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EnglishEdit

EtymologyEdit

From Latin īnsānus (unsound in mind; mad, insane), from in- + sānus (sound, sane).

PronunciationEdit

AdjectiveEdit

insane (comparative more insane or insaner, superlative most insane or insanest)

  1. Exhibiting unsoundness or disorder of mind; not sane; mad; deranged in mind; delirious; distracted.
    • 1936, Dale Carnegie, “Part 1, Chapter 2. THE BIG SECRET OF DEALING WITH PEOPLE”, in How to Win Friends and Influence People[1], page 41:
      What is the cause of insanity?
      Nobody can answer such a sweeping question as that,
      but we know that certain diseases, such as syphilis, break
      down and destroy the brain cells and result in insanity. In
      fact, about one-half of all mental diseases can be attributed
      to such physical causes as brain lesions, alcohol, toxins,
      and injuries. But the other half—and this is the appalling
      part of the story—the other half of the people who go in-
      sane
      apparently have nothing organically wrong with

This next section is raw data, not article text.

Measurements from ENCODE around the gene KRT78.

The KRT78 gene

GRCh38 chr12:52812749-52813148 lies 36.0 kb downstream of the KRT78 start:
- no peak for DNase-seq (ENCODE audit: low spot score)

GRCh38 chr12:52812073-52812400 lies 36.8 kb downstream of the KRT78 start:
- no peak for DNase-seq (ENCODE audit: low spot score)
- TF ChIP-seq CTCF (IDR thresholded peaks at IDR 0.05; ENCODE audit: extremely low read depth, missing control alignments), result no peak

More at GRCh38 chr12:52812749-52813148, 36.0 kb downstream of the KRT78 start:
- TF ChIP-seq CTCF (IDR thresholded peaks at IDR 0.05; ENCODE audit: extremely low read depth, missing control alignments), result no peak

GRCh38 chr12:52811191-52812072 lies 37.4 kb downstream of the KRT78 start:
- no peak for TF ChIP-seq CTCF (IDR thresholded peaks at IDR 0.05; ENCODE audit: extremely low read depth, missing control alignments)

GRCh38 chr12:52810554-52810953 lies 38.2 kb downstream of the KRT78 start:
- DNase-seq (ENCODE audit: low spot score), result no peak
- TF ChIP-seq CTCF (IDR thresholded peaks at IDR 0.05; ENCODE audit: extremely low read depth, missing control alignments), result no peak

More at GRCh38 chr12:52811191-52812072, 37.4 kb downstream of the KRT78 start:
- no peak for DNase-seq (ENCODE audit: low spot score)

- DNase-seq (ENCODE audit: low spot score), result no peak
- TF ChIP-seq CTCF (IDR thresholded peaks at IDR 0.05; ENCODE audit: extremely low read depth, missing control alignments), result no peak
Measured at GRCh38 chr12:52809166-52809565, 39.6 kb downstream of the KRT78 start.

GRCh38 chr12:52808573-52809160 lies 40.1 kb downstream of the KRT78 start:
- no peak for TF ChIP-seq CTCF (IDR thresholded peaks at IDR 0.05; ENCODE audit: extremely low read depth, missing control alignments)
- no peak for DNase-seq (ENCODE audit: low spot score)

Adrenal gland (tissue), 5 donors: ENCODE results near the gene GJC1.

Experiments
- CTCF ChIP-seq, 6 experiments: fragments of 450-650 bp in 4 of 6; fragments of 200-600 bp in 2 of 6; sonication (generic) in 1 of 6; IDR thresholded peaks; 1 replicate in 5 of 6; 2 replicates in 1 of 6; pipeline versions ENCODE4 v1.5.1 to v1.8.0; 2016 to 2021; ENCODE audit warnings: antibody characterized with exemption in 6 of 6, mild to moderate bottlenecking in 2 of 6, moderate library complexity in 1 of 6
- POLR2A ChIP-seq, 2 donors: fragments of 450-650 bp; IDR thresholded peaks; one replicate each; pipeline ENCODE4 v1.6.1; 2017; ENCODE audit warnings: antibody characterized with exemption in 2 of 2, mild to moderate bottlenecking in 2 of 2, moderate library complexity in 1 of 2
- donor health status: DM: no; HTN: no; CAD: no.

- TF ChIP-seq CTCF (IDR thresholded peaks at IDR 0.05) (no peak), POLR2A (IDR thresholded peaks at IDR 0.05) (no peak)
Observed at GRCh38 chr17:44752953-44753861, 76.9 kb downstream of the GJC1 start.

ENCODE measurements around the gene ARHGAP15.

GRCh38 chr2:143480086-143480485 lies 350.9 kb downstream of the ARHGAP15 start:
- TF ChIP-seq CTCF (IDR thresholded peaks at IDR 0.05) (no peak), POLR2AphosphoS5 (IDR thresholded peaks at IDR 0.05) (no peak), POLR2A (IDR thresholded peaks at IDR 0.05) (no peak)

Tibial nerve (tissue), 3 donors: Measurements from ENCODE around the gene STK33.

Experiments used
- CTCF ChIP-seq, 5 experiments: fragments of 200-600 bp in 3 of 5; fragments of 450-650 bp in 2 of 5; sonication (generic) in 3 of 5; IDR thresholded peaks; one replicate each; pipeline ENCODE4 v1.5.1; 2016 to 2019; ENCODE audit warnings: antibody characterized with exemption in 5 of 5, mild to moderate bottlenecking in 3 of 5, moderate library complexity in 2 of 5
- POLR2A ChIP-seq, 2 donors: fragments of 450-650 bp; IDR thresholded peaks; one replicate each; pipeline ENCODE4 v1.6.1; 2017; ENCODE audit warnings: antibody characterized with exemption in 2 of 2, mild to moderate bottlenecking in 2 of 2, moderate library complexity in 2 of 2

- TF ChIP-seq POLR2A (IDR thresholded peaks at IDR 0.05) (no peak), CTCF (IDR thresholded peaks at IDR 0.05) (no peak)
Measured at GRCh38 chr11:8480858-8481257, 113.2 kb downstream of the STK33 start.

their brain cells. In post-mortem examinations, when their
      brain tissues are studied under the highest-powered micro-
      scopes, they are found to be apparently just as healthy as
      yours and mine.
      Why do these people go insane?
  2. Used by, or appropriated to, insane persons
    an insane hospital
    an insane asylum
  3. Causing insanity or madness.
  4. Characterized by insanity or the utmost folly; ridiculous; unpractical
    an insane plan
    an insane amount of money
    • 1918, W. B. Maxwell, chapter 16, in The Mirror and the Lamp:
      The preposterous altruism too! [] Resist not evil. It is an insane immolation of self—as bad intrinsically as fakirs stabbing themselves or anchorites warping their spines in caves scarcely large enough for a fair-sized dog.

SynonymsEdit

AntonymsEdit

Related termsEdit

TranslationsEdit

The translations below need to be checked and inserted above into the appropriate translation tables, removing any numbers. Numbers do not necessarily match those in definitions. See instructions at Wiktionary:Entry layout#Translations.

Further readingEdit

AnagramsEdit


FrenchEdit

EtymologyEdit

From English insane

PronunciationEdit

AdjectiveEdit

insane (plural insanes)

  1. insane, crazy
  2. foolish

Further readingEdit


ItalianEdit

AdjectiveEdit

insane f pl

  1. feminine plural of insano

LatinEdit

AdjectiveEdit

īnsāne

  1. vocative masculine singular of īnsānus

ReferencesEdit